John Wayne Completely Ignored The ‘True Grit’ Novel For Its Sequel


It’s rare that an iconic Western such as True Grit would find itself with a sequel. Most classics in the genre didn’t get a traditional sequel, least of all with John Wayne reprising his role from the original. But that’s exactly what 1975’s Rooster Cogburn did, with Wayne back in the saddle as the titular U.S. Marshal. Wayne won an Academy Award for his role as Cogburn in 1969’s True Grit (not to be confused with the 2010 version starring Jeff Bridges), so it’s no wonder that the Duke would come back for seconds. Only, this time, Marshal Cogburn rides with an even more unlikely pair than before.

‘True Grit’ Spawned a Sequel That Had the Same Plot as the Original (With a Twist)

Based on the novel of the same name, the original True Grit followed John Wayne’s Rooster Cogburn as he hunted down a man named Tom Chaney (Jeff Corey) at the request of a young Mattie Ross (Kim Darby), whose father had been gunned down by the outlaw. Mattie hires Cogburn and eventually joins him and Texas Ranger La Boeuf (Glen Campbell) — who don’t take kindly to her following them at first — on the journey. Eventually, Cogburn kills Chaney and saves Mattie, with the ending of the film differing significantly from the original novel in which Mattie loses an arm after a rattlesnake bite and never sees the one-eyed Marshal again.

While a sequel to True Grit might sound particularly exciting on paper (John Wayne’s performance as Rooster Cogburn has been hailed as one of his most notable) Rooster Cogburn is basically the same movie as the first. Drunk and out of luck, Marshal Cogburn finds himself on another revenge quest, this time taking on the criminal known only as Hawk (Richard Jordan) on behalf of spinster Miss Eula Goodnight (Katharine Hepburn), whose preacher father was killed by Hawk and his gang. Cogburn, Goodnight, and their Indian companion Wolf (Richard Romancito), whose family was also killed in the drunken skirmish, travel all across Arkansas (though it was actually filmed in Oregon) to take on the band of outlaws.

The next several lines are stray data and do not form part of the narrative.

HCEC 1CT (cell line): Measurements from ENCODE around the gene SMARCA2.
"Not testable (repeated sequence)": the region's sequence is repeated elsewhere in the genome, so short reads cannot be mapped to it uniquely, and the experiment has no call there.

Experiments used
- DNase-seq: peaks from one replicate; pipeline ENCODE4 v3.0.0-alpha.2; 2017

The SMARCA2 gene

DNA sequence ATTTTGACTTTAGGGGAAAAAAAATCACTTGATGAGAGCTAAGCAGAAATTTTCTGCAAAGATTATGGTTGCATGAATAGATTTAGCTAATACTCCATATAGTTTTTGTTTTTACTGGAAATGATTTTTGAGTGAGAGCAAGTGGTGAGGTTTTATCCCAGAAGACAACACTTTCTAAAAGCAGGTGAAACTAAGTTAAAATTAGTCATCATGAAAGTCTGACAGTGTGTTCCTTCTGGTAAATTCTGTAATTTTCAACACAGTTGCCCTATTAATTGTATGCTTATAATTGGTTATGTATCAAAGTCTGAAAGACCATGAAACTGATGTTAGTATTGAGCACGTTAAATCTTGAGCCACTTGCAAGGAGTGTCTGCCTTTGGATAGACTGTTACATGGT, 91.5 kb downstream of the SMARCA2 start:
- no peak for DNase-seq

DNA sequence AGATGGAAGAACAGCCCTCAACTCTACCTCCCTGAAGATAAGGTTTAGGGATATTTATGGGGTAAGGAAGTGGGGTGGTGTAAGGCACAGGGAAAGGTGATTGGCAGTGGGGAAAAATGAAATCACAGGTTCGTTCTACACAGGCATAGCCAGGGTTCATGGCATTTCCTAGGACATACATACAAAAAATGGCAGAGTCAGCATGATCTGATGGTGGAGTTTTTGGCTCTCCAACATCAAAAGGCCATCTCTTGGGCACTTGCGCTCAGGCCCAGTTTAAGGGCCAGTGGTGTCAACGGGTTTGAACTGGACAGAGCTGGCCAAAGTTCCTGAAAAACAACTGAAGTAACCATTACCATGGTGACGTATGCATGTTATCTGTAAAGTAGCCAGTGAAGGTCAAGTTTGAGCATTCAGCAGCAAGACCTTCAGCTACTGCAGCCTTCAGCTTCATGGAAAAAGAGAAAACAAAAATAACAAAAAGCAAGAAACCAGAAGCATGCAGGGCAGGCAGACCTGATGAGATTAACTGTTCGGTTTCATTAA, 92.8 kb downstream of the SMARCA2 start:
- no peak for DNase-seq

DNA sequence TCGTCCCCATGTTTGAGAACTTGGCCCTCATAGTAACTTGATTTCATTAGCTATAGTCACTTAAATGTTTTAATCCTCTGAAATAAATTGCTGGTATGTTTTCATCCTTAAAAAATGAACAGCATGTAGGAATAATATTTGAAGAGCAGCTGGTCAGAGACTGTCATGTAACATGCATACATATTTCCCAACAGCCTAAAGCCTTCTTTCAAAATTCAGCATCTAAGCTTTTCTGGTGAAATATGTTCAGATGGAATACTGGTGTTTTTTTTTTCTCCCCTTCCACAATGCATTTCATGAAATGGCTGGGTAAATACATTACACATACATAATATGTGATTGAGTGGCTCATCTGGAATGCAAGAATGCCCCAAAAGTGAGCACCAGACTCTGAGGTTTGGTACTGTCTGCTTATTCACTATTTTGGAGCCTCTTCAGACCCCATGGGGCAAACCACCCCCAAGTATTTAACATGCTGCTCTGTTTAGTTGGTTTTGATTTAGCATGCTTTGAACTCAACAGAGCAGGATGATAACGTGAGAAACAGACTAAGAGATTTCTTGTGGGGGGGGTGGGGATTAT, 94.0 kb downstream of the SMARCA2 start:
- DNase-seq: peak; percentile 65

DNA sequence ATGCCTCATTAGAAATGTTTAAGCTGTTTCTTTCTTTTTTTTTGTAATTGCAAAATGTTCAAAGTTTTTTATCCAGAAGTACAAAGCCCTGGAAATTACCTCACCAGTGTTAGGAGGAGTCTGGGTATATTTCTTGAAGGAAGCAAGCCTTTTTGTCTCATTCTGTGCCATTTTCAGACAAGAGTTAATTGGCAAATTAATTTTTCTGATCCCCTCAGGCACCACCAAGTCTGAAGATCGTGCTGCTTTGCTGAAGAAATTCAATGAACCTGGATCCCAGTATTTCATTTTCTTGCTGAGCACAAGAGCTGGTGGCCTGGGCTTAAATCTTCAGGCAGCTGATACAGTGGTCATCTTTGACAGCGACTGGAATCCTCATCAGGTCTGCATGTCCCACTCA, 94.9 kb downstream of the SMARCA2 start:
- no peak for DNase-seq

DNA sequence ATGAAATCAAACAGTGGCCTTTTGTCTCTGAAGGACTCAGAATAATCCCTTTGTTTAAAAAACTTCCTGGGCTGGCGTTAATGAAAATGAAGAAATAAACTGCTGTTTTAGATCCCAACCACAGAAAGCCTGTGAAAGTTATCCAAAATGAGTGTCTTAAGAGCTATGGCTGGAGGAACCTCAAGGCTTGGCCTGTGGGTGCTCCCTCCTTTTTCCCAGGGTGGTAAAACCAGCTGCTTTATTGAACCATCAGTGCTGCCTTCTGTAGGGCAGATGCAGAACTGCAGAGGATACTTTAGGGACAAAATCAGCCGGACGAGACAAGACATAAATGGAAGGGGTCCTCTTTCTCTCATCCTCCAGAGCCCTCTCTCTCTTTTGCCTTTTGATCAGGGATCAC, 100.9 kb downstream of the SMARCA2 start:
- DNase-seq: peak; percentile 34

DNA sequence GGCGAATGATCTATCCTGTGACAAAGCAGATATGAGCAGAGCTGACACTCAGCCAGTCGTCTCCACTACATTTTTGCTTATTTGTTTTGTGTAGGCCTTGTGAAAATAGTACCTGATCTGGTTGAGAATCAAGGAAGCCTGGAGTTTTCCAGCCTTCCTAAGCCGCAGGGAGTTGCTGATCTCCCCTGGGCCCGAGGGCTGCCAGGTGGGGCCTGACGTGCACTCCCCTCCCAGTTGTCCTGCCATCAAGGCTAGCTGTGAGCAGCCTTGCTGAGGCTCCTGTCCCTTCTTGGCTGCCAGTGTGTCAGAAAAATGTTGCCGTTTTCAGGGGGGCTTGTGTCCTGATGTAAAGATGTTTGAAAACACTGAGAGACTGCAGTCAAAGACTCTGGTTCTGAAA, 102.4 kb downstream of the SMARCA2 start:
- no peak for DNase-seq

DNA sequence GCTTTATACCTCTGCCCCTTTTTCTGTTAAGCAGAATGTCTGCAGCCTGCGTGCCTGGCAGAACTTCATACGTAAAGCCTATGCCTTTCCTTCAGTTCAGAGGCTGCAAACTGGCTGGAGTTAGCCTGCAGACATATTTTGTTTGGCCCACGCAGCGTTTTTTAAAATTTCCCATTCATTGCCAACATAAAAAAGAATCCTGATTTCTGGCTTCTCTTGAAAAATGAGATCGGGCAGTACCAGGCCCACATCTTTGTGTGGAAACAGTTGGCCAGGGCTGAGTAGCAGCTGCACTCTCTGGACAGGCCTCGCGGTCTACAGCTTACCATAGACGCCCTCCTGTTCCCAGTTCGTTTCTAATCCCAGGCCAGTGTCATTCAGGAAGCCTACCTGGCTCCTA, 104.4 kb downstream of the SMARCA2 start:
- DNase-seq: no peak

Just like before, the flick ends with Cogburn standing outnumbered against a band of villains, and somehow manages to come out on top. But Rooster Cogburn isn’t just a re-hash of True Grit. It also takes more than a few cues from Hepburn’s previous feature The African Queen, which she starred in opposite Casablanca star Humphrey Bogart. Aside from Hepburn’s Eula Goodnight being a missionary as she was in the 1951 picture, the True Grit sequel also borrows from The African Queen’s plot, namely the river sequences and the rocky romance between the two leads (though Wayne and Hepburn don’t end up together in the end). That’s right, unlike the romance-less True Grit, Rooster Cogburn plays with the good Marshal’s heart, and it runs away from him in the end.

‘Rooster Cogburn’ Shows a Softer Side of John Wayne’s ‘True Grit’ Character

Brash, drunk, mean, fat, and lazy are words that have often described Marshal Rooster Cogburn, something that remains true in both the original True Grit and its sequel, but don’t let that fool you, he’s still a force to be reckoned with. While Cogburn might not be Wayne’s greatest role, he’s a complex character who transcends Wayne’s performance and deserves to be revisited time and again (yes, even by Jeff Bridges, who may not be the Duke, but still does great). Rooster Cogburn does just that and adds an extra layer to the seasoned Western hero.